Image: Larva (A), Imago (C) and Pupa (B) [“The Cambridge natural history” p. 477]
I always ask my email list what their biggest pain point is when it comes to growing veggies. Getting rid of fungus gnats on plants is always at the top of the list!
Fungus gnats are those tiny, black flies that get everywhere. They crawl on top of soil, hover around leaves and get in your face. Truly, an annoying species.
The adults don’t cause any particular harm to plants, but they do lay eggs. That’s where the problem starts.
You see, the eggs hatch into larvae, and this fungus-gnat larvae feeds on plant roots. These larvae have worm-like bodies with dark heads.
Larvae can stunt plant growth, particularly in younger seedlings.
If you read the last pest and disease control article, you can use all those solutions to help manage these pests. This post builds on those controls by using additional measures to specifically get rid of fungus gnats.
Where Do Fungus Gnats Come From?
Gnat eggs and pupae can reside in the mixes we use to start our seeds and grow our plants. They love that moist, organic media.
According to University of California’s Integrated Pest Management Program, a generation of fungus gnats can be produced in about 17 days. This number may vary, depending on temperature (eggs hatch in 3 days at 75 degrees Fahrenheit).
How To Test For Fungus Gnat Larvae With A Potato
If you want to confirm that you have fungus gnat larvae in your potting mix, use slices of potato. Larvae are attracted to potatoes, and they’ll leave the soil to feed on it.
- Slice a potato into thin slices and leave them on top of the soil line.
- Wait 2 to 3 days.
- Check your potato slices for larvae. They look like tiny, moving seeds with black heads.
- Throw the infested potato slices away.
If you discover larvae, use the prevention and control methods below to get rid of them.
How To Get Rid Of Fungus Gnats In Your Home
A fungus gnat’s life cycle is spent longer in the larva and pupa stage (when root damage happens), so that’s when you want to start focusing your efforts. You can use the prevention method below before and after your chillies (or other types of plants) germinate.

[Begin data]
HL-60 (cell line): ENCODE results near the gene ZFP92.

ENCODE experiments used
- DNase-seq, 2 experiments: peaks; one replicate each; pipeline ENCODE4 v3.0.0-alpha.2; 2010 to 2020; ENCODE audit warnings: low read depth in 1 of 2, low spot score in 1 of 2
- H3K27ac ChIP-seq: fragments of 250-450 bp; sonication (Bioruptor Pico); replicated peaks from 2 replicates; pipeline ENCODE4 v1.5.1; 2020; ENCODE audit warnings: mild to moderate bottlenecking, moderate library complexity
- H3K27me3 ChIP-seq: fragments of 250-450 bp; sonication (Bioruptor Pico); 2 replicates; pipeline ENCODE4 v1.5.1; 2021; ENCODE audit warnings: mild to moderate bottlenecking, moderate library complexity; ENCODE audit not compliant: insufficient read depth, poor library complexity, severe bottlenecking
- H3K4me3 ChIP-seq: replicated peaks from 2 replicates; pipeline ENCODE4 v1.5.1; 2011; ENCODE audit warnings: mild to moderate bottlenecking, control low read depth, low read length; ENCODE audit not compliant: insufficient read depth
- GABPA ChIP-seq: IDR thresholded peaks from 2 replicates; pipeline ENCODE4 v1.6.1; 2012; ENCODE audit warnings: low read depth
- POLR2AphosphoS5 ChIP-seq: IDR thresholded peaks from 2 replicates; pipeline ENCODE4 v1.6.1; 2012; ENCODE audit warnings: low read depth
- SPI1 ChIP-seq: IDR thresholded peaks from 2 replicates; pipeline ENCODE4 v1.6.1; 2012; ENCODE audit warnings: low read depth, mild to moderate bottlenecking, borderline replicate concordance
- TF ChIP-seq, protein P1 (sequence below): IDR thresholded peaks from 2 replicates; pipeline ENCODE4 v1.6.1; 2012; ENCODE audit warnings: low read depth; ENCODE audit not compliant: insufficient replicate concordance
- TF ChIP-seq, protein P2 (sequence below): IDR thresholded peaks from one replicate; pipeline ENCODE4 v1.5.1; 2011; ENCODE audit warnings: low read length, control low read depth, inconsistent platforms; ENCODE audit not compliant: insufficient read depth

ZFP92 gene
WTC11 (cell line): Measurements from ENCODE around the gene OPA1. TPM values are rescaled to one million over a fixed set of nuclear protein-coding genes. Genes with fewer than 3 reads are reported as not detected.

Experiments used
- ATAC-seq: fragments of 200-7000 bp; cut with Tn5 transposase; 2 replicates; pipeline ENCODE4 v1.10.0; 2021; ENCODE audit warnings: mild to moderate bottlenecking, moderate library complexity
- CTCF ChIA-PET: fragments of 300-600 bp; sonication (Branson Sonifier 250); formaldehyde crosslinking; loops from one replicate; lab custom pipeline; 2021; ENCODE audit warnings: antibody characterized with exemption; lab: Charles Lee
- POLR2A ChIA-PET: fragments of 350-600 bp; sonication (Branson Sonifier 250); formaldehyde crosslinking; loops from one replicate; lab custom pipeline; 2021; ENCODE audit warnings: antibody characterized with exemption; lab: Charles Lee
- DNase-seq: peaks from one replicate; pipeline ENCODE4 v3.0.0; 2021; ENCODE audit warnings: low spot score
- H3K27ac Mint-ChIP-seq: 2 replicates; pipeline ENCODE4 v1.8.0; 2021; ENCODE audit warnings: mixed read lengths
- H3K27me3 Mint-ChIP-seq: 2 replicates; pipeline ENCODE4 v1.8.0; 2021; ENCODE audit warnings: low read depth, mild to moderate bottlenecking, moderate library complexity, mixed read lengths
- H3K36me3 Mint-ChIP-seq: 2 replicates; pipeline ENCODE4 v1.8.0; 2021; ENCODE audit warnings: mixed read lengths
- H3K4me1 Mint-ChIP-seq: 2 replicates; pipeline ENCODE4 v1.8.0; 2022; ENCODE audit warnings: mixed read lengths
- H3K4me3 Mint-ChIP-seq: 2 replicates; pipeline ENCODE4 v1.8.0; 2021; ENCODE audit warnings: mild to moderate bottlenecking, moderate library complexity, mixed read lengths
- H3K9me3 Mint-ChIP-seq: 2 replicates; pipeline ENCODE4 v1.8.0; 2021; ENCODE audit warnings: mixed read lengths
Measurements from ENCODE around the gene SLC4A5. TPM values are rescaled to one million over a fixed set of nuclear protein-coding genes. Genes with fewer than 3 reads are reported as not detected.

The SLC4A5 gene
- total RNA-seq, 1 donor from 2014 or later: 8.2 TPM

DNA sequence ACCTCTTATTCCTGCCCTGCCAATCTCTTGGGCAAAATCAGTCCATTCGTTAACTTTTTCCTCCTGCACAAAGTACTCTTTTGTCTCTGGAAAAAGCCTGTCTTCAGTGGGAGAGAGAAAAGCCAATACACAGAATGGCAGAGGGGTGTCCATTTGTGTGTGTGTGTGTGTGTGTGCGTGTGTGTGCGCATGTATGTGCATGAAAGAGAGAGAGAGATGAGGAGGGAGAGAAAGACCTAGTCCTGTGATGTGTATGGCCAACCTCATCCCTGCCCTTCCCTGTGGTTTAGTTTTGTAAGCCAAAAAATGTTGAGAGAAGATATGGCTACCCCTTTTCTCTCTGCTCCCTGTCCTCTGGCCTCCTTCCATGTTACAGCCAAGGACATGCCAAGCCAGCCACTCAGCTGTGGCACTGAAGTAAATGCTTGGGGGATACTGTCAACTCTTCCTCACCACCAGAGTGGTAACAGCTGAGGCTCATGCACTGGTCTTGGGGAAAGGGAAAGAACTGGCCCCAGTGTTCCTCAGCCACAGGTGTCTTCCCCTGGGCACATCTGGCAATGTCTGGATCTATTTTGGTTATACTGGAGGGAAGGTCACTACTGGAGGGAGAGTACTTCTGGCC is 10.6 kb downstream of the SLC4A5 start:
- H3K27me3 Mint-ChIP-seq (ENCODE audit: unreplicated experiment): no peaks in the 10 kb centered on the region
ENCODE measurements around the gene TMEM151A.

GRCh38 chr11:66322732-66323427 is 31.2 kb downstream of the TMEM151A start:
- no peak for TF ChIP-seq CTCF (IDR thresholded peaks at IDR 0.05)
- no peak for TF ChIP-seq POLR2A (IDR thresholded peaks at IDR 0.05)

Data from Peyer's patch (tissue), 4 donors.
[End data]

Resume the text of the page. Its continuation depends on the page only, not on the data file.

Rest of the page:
Disclosure: Some of the links on this page are Amazon affiliate links, which means I earn a small commission if you make a purchase using my links. This is at not additional cost to you. The products are only recommended because I personally use them and find them helpful.
Make An Organic Neem Oil Spray
- Pour a quart of water in a spray bottle.
- Add a TSP of neem oil with Azadirachtin (the most active ingredient in neem for killing pests).
- Squeeze a few drops of dish soap. Add a couple drops of peppermint oil too, if you have it. (Pests don’t like the smell of peppermint.)
- Shake up your bottle to mix the ingredients.
If Your Seeds Haven’t Germinated Yet:
(Did you know you can kill fungus gnats before your seeds even sprout? I learned how to do this by watching The Rusted Garden video underneath these steps.)
- Move your containers away from the grow lamp (if applicable) so you don’t inadvertently spray your lights and dull them.
- Spray the tops and bottoms of your containers, as well as the plant trays. Really soak these areas so beads of water sit on the top of the surfaces where fungus gnats can potentially be.
- Repeat the spray process every 3 to 4 days over a 10 day period. This ensures you apply this treatment over the time frame when fungus gnat larvae is likely to hatch and emerge.
(Gary from The Rusted Garden also says you can hydrate your starting mix with boiling water, as eggs seem to be in all starting mixes.)
If Your Seeds Have Germinated:
- Wait until your grow light turns off for the night (if applicable). (I don’t recommend spraying anything on seedlings while they’ll be in the light because they can potentially burn.)
- Spray a small area of your seedlings and wait 48 hours to ensure they don’t have a bad reaction.
- Spray the container tops and bottoms, plant tray and tops and undersides of your seedling leaves.
- Repeat the spray process every 3 to 4 days over a 10 day period.
Still Seeing Adult Fungus Gnats Indoors?
Here are a couple of solutions:
- Use yellow sticky traps. These traps will capture the adults and prevent them from breeding. (I don’t use these outside because they have the potential to kill beneficial insects.)
- Point a small fan away from your chillies. Gnats are small and can be blown away by the air flow.
(For your reference, I’ll link all the products I mention in this post down below.)
How To Get Rid Of Fungus Gnats Outside
Gnats can bother your plants outdoors too. This is what I started seeing one season…
Control #1 – Make Fungus Gnat Traps
- Fill a shallow container with a little bit of apple cider vinegar. (I used the scoop from my protein shake and added ~ 1 TBSP of the vinegar.)
- Add a couple drops of peppermint oil. (Optional)
- Add a couple drops of dish soap.
- Mix the liquid and leave your container near the plants where you see the fungus gnat activity. Be sure to replace the trap solution, as necessary, until the gnats are gone.
Here’s an image of my trap. I left a bunch of these next to the pepper plants in my EarthBox. I started seeing results in a couple of days.